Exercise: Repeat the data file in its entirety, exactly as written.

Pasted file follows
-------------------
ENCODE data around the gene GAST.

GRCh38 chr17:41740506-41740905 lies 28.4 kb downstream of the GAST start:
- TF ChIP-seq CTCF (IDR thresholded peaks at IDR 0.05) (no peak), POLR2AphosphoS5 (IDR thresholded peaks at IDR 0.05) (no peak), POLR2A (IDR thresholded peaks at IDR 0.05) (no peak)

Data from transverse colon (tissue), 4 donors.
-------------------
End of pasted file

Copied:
ENCODE data around the gene GAST.

GRCh38 chr17:41740506-41740905 lies 28.4 kb downstream of the GAST start:
- TF ChIP-seq CTCF (IDR thresholded peaks at IDR 0.05) (no peak), POLR2AphosphoS5 (IDR thresholded peaks at IDR 0.05) (no peak), POLR2A (IDR thresholded peaks at IDR 0.05) (no peak)

Data from transverse colon (tissue), 4 donors.